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V

ANNEX



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The Small Business Innovation Research Program: AN ASSESSMENT OF THE DEPARTMENT OF DEFENSE FAST TRACK INITIATIVE V ANNEX

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The Small Business Innovation Research Program: AN ASSESSMENT OF THE DEPARTMENT OF DEFENSE FAST TRACK INITIATIVE This page in the original is blank.

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The Small Business Innovation Research Program: AN ASSESSMENT OF THE DEPARTMENT OF DEFENSE FAST TRACK INITIATIVE Annex A Research Team Biographies Robert B. Archibald Robert B. Archibald is a Professor of Economics at The College of William and Mary in Williamsburg, Virginia. Professor Archibald received a B.A. from the University of Arizona in 1968 and an M.S. and Ph.D. from Purdue University in 1972 and 1974, respectively. Professor Archibald finished work on his doctoral dissertation as a Research Fellow at the Brookings Institution. After completing the requirements for his Ph.D., Professor Archibald spent two years as Research Economist at the Division of Price and Index Number Research of the Office of Prices of the Bureau of Labor Statistics. He came to the College of William and Mary in 1976. At William and Mary he has served as Chair of the Department of Economics for five years, Interim Dean of the Faculty of Arts and Sciences for one year, and in the 2000-01 academic year he will be the Interim Director of the Thomas Jefferson Program in Public Policy. Professor Archibald teaches macroeconomics, statistics, a seminar in behavioral economics, and microeconomics for public policy analysis. He has published over 20 papers in academic journals. His published research has covered many topics in economics including macroeconomics, index number construction, the economics of small business, the economics of energy, behavioral economics, rankings of economic journals, and federal R&D policy. He is currently doing research on the economics of financial aid in higher education as well as continuing his work on federal R&D policy.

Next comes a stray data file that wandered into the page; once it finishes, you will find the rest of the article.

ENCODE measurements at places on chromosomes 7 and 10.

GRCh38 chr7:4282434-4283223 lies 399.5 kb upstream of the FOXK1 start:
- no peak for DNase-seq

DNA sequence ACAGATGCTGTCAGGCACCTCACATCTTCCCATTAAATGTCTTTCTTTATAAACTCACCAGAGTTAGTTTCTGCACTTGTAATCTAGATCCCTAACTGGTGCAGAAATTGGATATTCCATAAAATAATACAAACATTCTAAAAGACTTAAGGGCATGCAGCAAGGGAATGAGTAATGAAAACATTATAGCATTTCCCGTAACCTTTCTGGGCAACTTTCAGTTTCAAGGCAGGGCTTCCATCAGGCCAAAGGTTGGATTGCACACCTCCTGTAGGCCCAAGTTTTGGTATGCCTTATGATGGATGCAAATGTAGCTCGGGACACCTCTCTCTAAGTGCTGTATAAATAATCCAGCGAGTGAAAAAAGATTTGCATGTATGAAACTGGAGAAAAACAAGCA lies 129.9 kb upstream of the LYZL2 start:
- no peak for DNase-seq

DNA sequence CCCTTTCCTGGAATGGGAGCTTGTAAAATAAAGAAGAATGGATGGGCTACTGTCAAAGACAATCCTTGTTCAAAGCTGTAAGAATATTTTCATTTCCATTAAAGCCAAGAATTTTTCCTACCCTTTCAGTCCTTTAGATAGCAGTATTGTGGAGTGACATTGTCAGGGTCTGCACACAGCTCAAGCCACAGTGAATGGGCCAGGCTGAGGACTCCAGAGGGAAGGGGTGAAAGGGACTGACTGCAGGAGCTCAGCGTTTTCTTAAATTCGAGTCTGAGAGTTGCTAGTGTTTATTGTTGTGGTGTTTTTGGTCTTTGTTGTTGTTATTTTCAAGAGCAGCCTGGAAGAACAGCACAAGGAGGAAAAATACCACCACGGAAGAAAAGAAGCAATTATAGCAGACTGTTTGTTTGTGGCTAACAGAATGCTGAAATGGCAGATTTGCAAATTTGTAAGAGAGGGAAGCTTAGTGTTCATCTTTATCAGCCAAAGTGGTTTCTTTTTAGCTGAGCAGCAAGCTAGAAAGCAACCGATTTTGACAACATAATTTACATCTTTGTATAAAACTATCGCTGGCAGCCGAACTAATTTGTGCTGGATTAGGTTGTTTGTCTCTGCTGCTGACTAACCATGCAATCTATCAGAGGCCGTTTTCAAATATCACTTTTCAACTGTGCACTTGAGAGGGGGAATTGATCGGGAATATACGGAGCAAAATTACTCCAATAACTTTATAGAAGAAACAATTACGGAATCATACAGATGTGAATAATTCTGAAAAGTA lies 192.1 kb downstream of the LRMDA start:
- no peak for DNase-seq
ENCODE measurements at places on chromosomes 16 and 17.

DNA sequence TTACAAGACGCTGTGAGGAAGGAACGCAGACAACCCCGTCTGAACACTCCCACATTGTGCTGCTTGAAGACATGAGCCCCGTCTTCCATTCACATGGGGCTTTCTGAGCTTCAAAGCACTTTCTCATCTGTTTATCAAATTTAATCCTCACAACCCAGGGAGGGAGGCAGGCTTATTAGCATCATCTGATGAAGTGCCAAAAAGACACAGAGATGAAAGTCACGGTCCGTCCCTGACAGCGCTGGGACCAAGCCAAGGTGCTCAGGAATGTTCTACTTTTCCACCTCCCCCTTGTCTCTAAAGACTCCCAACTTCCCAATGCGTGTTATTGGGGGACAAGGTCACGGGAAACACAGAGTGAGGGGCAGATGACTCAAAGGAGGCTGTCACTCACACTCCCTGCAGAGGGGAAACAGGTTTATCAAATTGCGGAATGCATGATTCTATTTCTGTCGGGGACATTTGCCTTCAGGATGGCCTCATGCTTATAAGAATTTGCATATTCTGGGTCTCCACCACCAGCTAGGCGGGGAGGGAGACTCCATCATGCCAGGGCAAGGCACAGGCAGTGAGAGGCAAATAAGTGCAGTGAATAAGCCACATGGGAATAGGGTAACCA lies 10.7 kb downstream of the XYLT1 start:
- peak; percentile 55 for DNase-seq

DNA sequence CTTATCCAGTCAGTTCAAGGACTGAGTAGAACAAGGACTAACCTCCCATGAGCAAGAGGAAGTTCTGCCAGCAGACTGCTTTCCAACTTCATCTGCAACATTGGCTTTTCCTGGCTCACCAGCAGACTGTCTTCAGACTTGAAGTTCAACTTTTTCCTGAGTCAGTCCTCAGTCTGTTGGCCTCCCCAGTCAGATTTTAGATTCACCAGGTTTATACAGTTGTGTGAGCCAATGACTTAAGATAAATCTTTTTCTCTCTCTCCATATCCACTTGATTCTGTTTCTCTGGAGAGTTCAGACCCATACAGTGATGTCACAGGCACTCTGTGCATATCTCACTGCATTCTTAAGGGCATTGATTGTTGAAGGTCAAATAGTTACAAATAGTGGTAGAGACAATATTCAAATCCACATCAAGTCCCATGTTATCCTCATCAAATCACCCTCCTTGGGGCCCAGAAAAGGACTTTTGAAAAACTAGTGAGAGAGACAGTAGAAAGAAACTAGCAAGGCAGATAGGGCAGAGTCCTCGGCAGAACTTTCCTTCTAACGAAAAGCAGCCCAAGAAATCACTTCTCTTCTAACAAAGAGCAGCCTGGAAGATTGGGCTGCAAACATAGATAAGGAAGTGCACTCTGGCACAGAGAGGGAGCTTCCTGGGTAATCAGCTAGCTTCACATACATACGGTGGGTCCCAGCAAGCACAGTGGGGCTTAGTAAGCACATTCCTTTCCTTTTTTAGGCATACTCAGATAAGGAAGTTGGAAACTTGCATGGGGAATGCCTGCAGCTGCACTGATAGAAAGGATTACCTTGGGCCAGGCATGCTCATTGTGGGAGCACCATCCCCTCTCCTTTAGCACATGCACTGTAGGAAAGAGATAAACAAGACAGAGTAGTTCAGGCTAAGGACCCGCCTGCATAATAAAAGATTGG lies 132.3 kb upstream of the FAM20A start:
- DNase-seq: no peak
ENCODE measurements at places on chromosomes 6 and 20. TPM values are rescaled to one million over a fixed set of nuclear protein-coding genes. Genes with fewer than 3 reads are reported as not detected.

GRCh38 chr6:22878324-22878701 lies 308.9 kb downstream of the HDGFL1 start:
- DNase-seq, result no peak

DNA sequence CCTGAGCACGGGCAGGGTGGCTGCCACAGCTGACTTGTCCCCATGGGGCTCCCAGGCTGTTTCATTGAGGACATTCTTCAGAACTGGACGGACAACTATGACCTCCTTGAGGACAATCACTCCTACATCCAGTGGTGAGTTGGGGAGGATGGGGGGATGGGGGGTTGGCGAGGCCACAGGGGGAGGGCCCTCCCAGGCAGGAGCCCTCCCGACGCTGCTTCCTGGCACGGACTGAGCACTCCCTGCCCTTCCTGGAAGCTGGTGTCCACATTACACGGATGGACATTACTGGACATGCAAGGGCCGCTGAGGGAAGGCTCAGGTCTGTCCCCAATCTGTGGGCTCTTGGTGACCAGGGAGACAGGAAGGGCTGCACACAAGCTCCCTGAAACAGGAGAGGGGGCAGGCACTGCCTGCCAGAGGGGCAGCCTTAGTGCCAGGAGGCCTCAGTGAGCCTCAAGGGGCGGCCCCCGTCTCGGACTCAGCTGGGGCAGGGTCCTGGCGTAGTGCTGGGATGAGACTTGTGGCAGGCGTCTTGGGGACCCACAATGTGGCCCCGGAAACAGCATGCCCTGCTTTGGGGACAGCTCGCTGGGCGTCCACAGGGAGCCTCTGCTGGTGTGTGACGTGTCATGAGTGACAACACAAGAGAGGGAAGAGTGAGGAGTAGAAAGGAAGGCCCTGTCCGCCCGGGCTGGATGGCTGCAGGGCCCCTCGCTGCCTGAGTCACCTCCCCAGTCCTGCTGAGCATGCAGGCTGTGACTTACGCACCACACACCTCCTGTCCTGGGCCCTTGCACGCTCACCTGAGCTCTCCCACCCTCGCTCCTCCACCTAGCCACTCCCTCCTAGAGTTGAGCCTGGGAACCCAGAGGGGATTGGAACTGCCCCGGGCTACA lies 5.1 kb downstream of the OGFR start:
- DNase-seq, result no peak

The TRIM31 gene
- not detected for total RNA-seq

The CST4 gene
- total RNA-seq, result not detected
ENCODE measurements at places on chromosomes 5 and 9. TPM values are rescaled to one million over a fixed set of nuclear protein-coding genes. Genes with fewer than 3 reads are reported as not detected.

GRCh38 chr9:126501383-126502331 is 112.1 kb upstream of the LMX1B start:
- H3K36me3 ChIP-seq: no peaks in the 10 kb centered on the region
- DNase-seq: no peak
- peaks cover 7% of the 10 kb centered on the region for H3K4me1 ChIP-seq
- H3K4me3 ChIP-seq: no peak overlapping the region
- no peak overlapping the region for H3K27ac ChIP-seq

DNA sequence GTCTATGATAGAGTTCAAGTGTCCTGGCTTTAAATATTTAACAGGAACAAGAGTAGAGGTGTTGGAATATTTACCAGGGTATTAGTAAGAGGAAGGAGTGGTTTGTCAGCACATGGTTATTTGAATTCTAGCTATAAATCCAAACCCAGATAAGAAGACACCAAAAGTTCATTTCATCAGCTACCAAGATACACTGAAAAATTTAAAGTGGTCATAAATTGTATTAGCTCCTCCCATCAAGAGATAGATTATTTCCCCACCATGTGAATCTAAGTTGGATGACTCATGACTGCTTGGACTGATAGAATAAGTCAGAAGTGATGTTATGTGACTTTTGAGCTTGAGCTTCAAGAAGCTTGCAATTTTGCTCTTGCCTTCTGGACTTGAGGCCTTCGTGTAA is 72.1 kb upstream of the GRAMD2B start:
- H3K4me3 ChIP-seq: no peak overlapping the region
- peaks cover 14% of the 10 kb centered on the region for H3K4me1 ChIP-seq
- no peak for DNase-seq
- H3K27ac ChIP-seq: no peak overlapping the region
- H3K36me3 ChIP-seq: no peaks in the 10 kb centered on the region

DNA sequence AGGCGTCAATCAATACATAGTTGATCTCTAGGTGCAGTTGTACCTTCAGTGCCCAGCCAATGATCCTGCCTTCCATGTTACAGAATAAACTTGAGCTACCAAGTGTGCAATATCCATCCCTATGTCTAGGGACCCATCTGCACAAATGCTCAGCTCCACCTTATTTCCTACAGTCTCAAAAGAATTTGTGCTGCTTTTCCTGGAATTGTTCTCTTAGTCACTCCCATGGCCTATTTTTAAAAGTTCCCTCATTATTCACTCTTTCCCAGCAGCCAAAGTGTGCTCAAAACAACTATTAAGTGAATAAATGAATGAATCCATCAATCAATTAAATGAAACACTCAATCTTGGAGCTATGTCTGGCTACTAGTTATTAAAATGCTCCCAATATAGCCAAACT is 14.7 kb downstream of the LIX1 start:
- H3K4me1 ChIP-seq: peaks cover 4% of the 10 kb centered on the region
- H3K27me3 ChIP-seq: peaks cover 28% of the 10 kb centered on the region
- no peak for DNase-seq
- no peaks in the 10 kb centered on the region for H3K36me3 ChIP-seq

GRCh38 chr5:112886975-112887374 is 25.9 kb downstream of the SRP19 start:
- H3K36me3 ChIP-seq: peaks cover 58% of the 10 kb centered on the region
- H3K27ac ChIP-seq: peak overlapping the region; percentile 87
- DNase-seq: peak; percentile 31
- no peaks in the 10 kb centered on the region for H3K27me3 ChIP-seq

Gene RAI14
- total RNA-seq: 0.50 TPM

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The Small Business Innovation Research Program: AN ASSESSMENT OF THE DEPARTMENT OF DEFENSE FAST TRACK INITIATIVE David B. Audretsch David B. Audretsch is the Ameritech Chair of Economic Development and Director of the Institute for Development Strategies at Indiana University. He is also a Research Fellow of the Centre for Economic Policy Research (London). He was at the Wissenschaftszentrum Berlin fuer Sozialforschung in Berlin, Germany, which is a government-funded research think tank between 1984 and 1997. Between 1989 and 1991 he served as Acting Director of the Institute. In 1991 he was named the Research Professor. Professor Audretsch’s research has focused on the links between entrepreneurship, government policy, innovation, economic development, and global competitiveness. He has consulted with the World Bank, the National Academy of Sciences, the Department of State, United States Federal Trade Commission, General Accounting Office, and International Trade Commission, as well as the United Nations, Commission of the European Union, the European Parliament, the Organization for Economic Cooperation and Development (OECD), and numerous private corporations, state governments, and a number of European governments. He is a member of the Advisory Board to a number of international research and policy institutes, including the Zentrum fuer Europaeisch Wirtschaftsforschung (ZEW, Centre for Economic Research), Mannheim, the Hamburgisches Welt-Wirtschafts-Archiv (HWWA, Hamburg Institute of International Economics), and the American Institute for Contemporary German Studies (AICGS), Washington, D.C. His research has been published in over 100 scholarly articles in the leading academic journals. He has published 25 books including Innovation and Industry Evolution with MIT Press. He is founder and editor of the premier journal on small business and economic development, Small Business Economics: An International Journal. Peter J. Cahill Peter J. Cahill is a Senior Principal Analyst and Program Manager at BRTRC, Inc. In this position he has performed extensive analysis of and provided support to the Small Business Innovation Research Program (SBIR). Following an in-depth survey and series of interviews of DoD agencies and SBIR awardees, he conducted a two-year survey and interview study of the entire federal SBIR program for the Small Business Administration. He developed and implemented a Web-based system to measure past commercialization performance of SBIR firms as a part of the award evaluation process for DoD SBIR proposals. Other recent projects have included research and analysis of a number of military systems, including bridging, mine clearing, and battle simulation models. Prior to joining BRTRC, Inc., in 1993, Mr. Cahill ’s U.S. Army assignments included professor of management engineering at the U.S. Military Academy at West Point, Deputy Commander of the U.S. Army Research Laboratory, and command and staff positions in construction, development, and engineering.